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    #1

    Usage

    I have been mightily puzzled for some time by the correct form for verbsused with proper collective nouns, viz. the names of sporting establishments and teams. Is 'Arsenal' to be used as singular or plural? Is it 'Arsenal were in great form yesterday', or 'Arsenal was in great form yesterday'?

    I saw a thread of posts on a similar query a few years old, which bore a 'CLOSED' tag, so I did not seek to re-open it. Should I have?

    In any case, that lot ended with the opinion that both singular and plural are correct, varies between the UK and the US. I seem to have grown up on media using the plural, and find the singular grates when my daily newspaper of choice these days uses it, so am looking for some authoritative opinions which will help me change their minds (which can be done, they have a Reader's Editor who is responsive to such issues).

    Can someone also advise me on whether my clicking 'Ask A Teacher' and getting this 'Post New Thread' window is the way the site goes about it, or should 'Ask A Teacher' have led somewhere else?
    Gopal Rao

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    #2

    Re: Usage

    A learner

    If I remember properly

    A Brit see police as a group of policeman (individuals) - plural.
    An American see police as a machine that do the job. - singular.

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    #3

    Re: Usage

    Quote Originally Posted by e2e4 View Post
    A learner

    If I remember properly

    A Brit see police as a group of policeman (individuals) - plural.
    An American see police as a machine that do the job. - singular.
    I can't speak to BrE but in AmE the statement would be "An American sees..........."

    Also, in general, names of teams follow the general, subject/verb agreement rules: The Yankees are, The Arsenal is etc.

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    #4

    Re: Usage

    Yes sees of course.
    It was my oversight.

    Thanks anyway!

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    #5

    Re: Usage

    I would be shocked to find a native speaker in the US saying "The police is." It's always plural.

    We do, however, tend to use the singular for companies, government, countries, etc. Microsoft is introducing, Apple is releasing, IBM has said, etc.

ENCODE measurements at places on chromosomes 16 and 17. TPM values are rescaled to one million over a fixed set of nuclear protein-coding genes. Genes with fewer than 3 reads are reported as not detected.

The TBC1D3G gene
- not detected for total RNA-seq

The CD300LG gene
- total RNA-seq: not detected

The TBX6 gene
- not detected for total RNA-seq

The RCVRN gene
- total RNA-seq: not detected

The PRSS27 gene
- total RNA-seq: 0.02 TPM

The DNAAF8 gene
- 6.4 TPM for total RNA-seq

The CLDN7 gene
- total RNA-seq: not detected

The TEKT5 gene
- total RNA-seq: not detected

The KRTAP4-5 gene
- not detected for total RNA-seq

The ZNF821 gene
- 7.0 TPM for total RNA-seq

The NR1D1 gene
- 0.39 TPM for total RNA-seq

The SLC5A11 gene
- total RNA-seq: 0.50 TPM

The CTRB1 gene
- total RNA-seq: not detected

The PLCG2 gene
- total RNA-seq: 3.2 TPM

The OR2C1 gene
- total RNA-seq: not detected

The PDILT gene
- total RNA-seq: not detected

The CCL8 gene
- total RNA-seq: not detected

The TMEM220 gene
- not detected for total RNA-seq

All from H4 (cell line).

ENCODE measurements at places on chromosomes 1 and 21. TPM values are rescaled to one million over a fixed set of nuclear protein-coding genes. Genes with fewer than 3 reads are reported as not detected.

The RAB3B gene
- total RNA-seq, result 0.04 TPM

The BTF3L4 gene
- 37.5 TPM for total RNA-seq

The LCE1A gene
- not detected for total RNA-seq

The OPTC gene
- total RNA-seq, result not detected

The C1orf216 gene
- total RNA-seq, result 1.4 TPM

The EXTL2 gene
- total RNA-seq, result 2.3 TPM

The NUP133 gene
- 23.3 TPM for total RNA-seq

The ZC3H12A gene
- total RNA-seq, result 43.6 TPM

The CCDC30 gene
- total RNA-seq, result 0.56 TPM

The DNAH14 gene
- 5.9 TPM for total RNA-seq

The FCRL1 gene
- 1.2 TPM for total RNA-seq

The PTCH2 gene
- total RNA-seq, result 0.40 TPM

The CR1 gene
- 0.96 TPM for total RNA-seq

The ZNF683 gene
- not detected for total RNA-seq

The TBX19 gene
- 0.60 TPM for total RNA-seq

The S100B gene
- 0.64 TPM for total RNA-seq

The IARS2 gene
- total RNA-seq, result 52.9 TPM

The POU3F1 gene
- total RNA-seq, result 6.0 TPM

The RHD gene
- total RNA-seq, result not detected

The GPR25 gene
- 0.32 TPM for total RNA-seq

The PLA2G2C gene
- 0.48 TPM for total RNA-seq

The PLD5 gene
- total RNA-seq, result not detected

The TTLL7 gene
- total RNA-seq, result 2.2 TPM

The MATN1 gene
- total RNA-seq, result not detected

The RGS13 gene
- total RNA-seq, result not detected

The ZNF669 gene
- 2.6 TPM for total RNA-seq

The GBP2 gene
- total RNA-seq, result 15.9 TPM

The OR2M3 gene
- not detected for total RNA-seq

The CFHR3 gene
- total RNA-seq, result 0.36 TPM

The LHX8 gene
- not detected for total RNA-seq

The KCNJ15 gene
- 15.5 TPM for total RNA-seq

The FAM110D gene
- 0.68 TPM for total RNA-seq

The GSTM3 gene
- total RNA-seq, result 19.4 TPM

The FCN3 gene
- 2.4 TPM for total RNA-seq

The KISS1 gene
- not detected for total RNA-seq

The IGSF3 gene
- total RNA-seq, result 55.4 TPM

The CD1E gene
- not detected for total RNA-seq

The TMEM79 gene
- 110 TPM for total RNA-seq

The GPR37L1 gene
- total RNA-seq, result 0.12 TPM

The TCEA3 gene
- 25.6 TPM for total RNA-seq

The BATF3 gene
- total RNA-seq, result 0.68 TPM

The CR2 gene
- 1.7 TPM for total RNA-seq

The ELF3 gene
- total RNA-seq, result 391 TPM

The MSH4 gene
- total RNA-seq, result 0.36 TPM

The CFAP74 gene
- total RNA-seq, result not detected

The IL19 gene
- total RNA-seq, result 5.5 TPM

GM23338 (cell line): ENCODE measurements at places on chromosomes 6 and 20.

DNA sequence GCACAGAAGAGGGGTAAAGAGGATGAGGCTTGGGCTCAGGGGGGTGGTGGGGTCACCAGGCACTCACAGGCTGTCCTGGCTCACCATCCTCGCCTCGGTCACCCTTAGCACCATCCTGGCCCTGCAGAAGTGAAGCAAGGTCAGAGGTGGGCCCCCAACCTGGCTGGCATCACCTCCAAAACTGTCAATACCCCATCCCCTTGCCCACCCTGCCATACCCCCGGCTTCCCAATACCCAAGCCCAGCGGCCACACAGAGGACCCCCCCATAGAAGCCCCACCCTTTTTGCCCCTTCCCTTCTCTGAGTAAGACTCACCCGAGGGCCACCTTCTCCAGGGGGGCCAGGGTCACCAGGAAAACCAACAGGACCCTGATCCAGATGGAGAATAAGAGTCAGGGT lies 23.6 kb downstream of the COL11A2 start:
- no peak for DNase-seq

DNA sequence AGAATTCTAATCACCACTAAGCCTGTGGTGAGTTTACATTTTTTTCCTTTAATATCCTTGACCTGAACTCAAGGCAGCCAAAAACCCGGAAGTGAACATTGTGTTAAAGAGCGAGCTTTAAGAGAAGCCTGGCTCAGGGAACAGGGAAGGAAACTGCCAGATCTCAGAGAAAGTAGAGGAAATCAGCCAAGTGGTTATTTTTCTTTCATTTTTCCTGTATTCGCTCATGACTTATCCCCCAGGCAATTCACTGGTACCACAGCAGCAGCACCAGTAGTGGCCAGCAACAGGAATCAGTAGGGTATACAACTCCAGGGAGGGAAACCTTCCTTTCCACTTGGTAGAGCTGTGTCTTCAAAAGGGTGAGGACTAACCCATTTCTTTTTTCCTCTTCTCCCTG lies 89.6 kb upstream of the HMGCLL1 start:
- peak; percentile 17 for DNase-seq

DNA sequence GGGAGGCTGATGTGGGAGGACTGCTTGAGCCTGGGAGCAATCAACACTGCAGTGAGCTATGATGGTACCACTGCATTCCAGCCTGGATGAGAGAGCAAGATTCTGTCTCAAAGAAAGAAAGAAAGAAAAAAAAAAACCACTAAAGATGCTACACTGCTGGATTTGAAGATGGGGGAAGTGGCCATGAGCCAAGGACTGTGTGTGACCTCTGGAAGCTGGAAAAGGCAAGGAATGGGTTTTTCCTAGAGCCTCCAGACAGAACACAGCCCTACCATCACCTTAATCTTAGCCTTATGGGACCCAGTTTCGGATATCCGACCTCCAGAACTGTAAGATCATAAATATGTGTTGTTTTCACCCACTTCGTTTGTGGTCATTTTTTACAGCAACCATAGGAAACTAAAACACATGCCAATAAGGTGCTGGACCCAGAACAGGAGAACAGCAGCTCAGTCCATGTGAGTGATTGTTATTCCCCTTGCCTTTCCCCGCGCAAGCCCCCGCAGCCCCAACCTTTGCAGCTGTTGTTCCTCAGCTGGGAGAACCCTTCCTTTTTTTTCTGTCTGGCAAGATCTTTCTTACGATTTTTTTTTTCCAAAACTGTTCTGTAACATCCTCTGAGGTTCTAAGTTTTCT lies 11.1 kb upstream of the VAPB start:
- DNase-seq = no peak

As for the teams, I also tend to make it agree with the noun itself (the Pistons are, the Heat is), but there are times when I might use the plural for even a singular-noun team like the Heat, especially when I want to emphasize the individual players. The Heat are rife with talent this year.
    I'm not a teacher, but I write for a living. Please don't ask me about 2nd conditionals, but I'm a safe bet for what reads well in (American) English.

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    #6

    Re: Usage

    A learner

    I would be shocked to find a native speaker..

    Is it correct to say

    I would be shocked finding a native speaker..
    I would be shocked if I found a native speaker..

    Thanks

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    #7

    Re: Usage

    Quote Originally Posted by e2e4 View Post
    A learner

    I would be shocked to find a native speaker..

    Is it correct to say

    I would be shocked finding a native speaker..
    I would be shocked if I found a native speaker..

    Thanks
    I would be far more likely to use the "if I found" version than "finding." I'm not sure that the "finding" version is ungrammatical, but it doesn't sound natural to my ears at all.
    I'm not a teacher, but I write for a living. Please don't ask me about 2nd conditionals, but I'm a safe bet for what reads well in (American) English.

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